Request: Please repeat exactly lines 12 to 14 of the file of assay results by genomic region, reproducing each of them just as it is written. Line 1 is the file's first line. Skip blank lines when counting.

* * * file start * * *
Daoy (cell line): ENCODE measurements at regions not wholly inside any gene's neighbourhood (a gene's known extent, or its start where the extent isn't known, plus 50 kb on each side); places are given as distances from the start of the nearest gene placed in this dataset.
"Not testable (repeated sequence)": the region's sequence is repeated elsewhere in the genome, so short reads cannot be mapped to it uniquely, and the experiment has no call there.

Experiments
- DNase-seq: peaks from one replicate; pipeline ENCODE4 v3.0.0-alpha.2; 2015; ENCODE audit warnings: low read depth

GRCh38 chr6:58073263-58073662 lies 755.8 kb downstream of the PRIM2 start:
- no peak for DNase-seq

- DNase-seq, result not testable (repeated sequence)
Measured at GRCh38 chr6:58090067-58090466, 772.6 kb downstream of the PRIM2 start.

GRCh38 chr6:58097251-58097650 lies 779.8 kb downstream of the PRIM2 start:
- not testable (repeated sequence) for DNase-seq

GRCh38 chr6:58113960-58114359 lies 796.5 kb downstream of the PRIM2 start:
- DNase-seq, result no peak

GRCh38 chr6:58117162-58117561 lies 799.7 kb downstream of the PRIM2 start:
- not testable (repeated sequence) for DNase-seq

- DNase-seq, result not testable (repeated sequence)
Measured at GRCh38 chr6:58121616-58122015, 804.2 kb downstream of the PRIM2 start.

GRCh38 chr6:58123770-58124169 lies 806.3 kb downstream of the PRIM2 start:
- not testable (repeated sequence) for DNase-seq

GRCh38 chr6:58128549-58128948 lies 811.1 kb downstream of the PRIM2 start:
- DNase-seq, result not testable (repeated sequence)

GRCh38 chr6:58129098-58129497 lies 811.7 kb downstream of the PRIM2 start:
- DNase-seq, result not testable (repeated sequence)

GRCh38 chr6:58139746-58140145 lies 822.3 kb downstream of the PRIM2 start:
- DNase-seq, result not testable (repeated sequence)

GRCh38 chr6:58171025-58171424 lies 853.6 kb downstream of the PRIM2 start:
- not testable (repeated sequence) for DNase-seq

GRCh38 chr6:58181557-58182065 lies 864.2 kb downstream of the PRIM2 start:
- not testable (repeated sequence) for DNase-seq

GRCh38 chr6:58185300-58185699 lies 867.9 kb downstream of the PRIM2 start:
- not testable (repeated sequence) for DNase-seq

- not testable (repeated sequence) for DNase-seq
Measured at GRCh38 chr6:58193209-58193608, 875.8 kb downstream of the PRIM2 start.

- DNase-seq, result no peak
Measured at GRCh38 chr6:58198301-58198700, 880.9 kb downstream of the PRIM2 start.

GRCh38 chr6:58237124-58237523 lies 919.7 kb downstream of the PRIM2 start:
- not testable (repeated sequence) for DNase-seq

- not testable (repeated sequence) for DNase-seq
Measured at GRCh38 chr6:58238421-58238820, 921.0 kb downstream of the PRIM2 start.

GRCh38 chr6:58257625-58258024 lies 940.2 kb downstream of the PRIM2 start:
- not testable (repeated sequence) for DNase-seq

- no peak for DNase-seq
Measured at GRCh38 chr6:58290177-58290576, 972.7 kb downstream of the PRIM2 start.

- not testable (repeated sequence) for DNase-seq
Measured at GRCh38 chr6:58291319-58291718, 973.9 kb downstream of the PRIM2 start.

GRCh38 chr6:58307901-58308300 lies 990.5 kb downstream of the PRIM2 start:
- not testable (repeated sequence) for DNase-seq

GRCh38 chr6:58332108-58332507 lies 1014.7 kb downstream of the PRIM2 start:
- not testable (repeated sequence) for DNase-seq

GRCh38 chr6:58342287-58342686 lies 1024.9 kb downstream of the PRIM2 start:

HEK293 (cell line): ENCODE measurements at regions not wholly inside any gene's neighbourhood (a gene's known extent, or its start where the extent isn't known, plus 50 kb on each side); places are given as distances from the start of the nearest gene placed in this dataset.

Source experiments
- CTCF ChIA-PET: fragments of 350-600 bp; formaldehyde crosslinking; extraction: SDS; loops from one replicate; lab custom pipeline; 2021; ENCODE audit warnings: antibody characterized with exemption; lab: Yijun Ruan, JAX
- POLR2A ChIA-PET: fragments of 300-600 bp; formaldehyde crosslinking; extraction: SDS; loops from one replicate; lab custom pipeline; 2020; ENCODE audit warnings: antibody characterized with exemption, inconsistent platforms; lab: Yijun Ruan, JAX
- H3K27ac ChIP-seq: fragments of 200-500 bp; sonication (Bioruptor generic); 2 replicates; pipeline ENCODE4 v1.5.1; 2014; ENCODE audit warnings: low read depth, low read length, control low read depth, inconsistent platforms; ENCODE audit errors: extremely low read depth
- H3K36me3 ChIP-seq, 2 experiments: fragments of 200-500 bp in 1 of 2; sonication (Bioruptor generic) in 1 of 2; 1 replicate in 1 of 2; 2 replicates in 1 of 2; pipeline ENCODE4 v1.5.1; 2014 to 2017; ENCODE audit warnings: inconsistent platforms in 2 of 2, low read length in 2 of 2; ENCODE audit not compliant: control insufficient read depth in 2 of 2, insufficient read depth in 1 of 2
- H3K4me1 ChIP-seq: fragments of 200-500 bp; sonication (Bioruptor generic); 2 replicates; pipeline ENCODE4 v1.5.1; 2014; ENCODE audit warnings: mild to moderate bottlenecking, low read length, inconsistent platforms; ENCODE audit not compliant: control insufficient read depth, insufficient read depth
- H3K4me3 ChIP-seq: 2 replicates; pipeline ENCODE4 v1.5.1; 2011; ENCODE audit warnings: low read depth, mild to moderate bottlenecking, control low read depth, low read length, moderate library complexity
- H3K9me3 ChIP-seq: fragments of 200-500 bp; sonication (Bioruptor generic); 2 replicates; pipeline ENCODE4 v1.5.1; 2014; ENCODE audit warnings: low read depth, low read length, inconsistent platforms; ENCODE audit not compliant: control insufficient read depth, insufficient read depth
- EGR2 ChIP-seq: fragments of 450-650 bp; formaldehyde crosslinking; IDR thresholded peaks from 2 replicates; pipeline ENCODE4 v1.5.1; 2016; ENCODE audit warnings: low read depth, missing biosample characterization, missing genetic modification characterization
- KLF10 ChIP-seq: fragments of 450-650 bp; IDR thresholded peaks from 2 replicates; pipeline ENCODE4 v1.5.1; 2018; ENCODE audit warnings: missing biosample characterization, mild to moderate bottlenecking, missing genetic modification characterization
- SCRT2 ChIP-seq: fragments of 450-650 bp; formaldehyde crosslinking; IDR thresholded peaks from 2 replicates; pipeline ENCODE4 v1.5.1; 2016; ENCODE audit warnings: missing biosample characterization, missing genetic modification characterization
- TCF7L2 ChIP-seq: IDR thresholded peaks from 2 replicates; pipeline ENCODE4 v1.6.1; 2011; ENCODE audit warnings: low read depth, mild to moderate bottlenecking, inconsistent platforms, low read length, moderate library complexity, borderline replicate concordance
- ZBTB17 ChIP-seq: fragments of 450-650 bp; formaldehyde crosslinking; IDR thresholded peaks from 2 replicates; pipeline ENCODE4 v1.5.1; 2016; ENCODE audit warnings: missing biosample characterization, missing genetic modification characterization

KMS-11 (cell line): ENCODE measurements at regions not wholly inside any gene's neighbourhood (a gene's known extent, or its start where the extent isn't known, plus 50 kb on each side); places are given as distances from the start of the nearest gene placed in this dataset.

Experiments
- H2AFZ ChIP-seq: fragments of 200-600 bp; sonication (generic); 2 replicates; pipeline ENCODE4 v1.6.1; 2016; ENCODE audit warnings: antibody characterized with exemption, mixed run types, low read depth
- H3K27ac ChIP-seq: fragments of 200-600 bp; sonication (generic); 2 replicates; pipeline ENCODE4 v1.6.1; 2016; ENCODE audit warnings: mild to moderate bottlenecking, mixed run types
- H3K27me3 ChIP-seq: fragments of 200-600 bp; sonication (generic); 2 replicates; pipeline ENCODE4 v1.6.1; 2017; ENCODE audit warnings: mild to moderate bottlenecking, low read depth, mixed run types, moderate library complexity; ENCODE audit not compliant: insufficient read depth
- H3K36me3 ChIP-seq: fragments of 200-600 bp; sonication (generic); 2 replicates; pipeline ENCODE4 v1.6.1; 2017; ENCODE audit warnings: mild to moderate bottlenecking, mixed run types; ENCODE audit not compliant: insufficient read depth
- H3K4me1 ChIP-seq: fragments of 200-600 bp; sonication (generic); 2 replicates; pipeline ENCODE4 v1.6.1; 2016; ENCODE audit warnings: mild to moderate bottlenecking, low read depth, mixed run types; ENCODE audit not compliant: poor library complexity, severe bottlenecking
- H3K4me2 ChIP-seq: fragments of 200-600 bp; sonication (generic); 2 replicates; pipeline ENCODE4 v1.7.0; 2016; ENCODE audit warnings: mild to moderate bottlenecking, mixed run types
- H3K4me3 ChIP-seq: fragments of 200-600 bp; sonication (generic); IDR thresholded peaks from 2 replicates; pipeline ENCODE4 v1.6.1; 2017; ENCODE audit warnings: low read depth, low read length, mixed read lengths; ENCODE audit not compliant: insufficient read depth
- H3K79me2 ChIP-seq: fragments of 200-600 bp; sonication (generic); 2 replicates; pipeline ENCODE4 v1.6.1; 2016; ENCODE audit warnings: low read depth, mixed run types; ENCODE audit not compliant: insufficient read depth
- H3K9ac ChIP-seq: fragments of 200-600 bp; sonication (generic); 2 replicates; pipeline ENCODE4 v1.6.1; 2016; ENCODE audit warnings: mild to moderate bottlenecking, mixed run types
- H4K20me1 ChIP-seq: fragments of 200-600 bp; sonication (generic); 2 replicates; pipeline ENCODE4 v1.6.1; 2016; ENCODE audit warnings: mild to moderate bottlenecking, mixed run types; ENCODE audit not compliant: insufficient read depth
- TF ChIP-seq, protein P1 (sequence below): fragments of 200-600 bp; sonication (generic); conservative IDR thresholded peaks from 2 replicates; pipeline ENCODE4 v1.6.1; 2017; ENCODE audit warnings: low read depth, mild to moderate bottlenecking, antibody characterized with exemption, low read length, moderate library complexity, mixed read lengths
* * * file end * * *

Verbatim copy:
- DNase-seq, result no peak

GRCh38 chr6:58117162-58117561 lies 799.7 kb downstream of the PRIM2 start:
- not testable (repeated sequence) for DNase-seq